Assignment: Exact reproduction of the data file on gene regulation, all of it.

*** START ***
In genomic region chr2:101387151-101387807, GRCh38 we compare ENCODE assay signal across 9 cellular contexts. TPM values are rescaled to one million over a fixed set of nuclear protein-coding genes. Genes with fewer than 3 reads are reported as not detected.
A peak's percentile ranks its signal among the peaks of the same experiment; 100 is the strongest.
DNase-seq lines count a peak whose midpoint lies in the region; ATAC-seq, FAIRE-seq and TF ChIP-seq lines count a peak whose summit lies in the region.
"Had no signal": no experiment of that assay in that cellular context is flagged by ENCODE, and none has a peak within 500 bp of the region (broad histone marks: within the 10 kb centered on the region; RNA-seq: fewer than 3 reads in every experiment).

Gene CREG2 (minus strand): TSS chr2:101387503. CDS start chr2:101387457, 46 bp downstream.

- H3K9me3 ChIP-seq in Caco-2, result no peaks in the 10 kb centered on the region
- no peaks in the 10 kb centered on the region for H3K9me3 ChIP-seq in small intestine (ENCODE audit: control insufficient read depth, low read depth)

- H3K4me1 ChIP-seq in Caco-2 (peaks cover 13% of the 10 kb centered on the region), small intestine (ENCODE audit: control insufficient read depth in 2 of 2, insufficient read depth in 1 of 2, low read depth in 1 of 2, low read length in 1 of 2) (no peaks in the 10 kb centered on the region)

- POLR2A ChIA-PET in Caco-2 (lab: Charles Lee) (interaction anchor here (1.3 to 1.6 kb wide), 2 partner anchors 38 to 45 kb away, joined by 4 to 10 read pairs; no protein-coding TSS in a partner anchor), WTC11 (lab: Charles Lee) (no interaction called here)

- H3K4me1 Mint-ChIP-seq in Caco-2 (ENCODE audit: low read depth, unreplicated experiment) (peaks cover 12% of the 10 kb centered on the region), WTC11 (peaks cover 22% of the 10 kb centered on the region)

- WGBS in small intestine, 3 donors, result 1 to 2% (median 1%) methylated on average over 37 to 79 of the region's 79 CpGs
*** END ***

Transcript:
In genomic region chr2:101387151-101387807, GRCh38 we compare ENCODE assay signal across 9 cellular contexts. TPM values are rescaled to one million over a fixed set of nuclear protein-coding genes. Genes with fewer than 3 reads are reported as not detected.
A peak's percentile ranks its signal among the peaks of the same experiment; 100 is the strongest.
DNase-seq lines count a peak whose midpoint lies in the region; ATAC-seq, FAIRE-seq and TF ChIP-seq lines count a peak whose summit lies in the region.
"Had no signal": no experiment of that assay in that cellular context is flagged by ENCODE, and none has a peak within 500 bp of the region (broad histone marks: within the 10 kb centered on the region; RNA-seq: fewer than 3 reads in every experiment).

Gene CREG2 (minus strand): TSS chr2:101387503. CDS start chr2:101387457, 46 bp downstream.

- H3K9me3 ChIP-seq in Caco-2, result no peaks in the 10 kb centered on the region
- no peaks in the 10 kb centered on the region for H3K9me3 ChIP-seq in small intestine (ENCODE audit: control insufficient read depth, low read depth)

- H3K4me1 ChIP-seq in Caco-2 (peaks cover 13% of the 10 kb centered on the region), small intestine (ENCODE audit: control insufficient read depth in 2 of 2, insufficient read depth in 1 of 2, low read depth in 1 of 2, low read length in 1 of 2) (no peaks in the 10 kb centered on the region)

- POLR2A ChIA-PET in Caco-2 (lab: Charles Lee) (interaction anchor here (1.3 to 1.6 kb wide), 2 partner anchors 38 to 45 kb away, joined by 4 to 10 read pairs; no protein-coding TSS in a partner anchor), WTC11 (lab: Charles Lee) (no interaction called here)

- H3K4me1 Mint-ChIP-seq in Caco-2 (ENCODE audit: low read depth, unreplicated experiment) (peaks cover 12% of the 10 kb centered on the region), WTC11 (peaks cover 22% of the 10 kb centered on the region)

- WGBS in small intestine, 3 donors, result 1 to 2% (median 1%) methylated on average over 37 to 79 of the region's 79 CpGs